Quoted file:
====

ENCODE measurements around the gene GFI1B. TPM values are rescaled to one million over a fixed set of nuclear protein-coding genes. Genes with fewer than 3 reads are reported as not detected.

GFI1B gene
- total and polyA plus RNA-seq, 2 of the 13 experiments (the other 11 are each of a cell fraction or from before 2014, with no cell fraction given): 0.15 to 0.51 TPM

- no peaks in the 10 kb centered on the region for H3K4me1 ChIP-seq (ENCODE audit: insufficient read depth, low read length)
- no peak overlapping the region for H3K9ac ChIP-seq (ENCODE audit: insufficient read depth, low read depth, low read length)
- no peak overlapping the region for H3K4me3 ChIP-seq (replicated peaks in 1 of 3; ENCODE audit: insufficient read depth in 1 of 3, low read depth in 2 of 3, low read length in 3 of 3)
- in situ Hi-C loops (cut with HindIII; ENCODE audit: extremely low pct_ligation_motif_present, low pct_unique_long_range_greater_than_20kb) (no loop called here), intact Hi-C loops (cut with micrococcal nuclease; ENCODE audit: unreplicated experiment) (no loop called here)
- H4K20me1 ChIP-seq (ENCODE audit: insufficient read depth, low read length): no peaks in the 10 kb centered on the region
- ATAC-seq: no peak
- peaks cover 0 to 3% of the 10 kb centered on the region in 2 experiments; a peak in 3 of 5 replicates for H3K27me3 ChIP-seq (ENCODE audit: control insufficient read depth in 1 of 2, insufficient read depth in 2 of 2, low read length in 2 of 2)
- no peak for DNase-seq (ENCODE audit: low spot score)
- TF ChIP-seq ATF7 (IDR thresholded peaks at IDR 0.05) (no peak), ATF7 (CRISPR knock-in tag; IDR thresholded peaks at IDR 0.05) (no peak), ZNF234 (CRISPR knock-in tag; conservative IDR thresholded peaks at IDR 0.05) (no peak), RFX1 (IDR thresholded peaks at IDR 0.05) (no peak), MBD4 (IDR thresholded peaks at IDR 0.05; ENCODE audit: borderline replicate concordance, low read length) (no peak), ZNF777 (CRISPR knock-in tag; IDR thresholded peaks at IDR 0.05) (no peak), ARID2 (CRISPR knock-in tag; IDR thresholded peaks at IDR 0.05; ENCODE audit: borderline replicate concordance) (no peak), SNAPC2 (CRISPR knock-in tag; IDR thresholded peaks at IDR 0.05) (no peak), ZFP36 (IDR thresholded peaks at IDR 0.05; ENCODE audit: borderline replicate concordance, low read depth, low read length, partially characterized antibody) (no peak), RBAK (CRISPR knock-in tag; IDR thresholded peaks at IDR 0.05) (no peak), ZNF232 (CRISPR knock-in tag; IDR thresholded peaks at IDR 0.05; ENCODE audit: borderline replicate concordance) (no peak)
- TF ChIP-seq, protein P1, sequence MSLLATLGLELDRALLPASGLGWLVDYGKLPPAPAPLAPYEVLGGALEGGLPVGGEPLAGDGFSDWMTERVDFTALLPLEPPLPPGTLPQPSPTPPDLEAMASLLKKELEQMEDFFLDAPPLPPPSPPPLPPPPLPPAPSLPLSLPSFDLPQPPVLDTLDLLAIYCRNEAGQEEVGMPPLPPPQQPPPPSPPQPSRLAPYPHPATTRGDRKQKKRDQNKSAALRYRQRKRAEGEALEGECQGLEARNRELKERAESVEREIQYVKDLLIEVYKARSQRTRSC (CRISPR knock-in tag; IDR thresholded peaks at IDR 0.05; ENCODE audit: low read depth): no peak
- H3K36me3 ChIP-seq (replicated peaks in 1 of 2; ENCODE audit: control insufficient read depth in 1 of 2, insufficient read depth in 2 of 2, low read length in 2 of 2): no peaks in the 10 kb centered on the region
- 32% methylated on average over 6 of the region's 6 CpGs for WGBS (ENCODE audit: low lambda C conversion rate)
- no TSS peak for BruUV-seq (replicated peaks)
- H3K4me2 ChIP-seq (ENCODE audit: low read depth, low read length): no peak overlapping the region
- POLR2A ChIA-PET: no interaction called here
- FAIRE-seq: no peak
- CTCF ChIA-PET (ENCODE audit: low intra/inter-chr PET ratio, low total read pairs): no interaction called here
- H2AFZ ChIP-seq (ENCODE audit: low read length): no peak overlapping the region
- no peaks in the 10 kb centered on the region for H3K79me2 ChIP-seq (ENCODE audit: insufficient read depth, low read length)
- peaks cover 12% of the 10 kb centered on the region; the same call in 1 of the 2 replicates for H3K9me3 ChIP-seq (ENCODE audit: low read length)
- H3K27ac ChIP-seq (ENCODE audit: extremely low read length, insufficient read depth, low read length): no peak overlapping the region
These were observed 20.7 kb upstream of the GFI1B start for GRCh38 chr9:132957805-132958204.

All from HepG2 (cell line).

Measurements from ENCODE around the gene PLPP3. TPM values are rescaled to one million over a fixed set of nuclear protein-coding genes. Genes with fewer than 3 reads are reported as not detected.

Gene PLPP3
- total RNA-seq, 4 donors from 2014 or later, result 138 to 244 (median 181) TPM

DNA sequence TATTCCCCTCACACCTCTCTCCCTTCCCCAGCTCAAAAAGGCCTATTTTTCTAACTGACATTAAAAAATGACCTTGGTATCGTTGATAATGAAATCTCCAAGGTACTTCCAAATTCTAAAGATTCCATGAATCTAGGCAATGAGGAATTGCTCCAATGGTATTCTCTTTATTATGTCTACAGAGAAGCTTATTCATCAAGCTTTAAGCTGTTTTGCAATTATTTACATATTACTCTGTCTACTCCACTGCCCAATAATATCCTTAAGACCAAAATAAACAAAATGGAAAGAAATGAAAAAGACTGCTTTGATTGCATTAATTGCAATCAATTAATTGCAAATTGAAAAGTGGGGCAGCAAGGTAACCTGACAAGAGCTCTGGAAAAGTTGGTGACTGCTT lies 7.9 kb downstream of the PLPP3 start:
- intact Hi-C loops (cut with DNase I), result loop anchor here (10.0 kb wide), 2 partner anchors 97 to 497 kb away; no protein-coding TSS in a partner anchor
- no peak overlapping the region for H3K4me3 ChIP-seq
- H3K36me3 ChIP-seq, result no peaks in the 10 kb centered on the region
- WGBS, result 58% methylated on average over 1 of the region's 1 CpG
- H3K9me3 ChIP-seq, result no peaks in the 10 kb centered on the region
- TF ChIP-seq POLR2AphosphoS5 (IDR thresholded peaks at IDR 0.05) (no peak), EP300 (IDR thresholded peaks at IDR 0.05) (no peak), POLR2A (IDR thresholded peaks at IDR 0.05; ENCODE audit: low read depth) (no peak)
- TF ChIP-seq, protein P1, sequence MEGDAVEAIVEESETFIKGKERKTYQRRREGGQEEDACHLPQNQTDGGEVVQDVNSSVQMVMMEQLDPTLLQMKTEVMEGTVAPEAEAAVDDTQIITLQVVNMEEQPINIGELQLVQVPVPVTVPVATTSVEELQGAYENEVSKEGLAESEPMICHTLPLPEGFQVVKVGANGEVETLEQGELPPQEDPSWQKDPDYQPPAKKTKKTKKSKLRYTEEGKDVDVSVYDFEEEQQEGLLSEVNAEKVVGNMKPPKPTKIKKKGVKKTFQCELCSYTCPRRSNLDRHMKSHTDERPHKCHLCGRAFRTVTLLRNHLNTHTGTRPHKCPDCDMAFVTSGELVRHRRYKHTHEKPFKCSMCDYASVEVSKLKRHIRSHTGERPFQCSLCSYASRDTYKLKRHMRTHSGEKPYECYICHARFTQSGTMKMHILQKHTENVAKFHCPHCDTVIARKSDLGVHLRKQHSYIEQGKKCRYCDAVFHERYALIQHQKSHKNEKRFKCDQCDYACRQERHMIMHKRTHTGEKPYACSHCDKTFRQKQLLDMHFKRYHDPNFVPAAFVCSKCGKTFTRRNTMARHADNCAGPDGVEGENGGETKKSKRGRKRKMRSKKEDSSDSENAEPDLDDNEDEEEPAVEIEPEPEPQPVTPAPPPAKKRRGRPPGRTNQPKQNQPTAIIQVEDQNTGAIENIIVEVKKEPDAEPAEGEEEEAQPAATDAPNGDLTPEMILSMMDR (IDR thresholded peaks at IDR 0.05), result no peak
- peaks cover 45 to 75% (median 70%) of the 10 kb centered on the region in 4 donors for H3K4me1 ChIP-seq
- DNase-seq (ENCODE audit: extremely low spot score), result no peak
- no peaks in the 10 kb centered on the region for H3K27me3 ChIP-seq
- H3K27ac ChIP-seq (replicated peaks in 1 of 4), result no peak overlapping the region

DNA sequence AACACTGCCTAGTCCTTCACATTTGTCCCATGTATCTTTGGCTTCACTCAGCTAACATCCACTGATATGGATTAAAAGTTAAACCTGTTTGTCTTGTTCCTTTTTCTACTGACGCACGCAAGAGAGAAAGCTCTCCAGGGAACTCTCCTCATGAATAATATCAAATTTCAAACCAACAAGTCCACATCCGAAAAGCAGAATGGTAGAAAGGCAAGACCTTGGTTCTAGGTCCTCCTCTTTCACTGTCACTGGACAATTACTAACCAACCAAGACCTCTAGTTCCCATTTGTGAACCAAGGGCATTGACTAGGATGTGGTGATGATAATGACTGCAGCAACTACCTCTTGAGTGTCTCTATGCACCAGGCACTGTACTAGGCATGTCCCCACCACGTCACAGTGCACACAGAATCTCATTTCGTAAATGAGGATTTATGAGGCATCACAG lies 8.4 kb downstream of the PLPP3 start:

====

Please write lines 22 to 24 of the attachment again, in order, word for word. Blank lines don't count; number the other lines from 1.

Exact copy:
- no peaks in the 10 kb centered on the region for H3K79me2 ChIP-seq (ENCODE audit: insufficient read depth, low read length)
- peaks cover 12% of the 10 kb centered on the region; the same call in 1 of the 2 replicates for H3K9me3 ChIP-seq (ENCODE audit: low read length)
- H3K27ac ChIP-seq (ENCODE audit: extremely low read length, insufficient read depth, low read length): no peak overlapping the region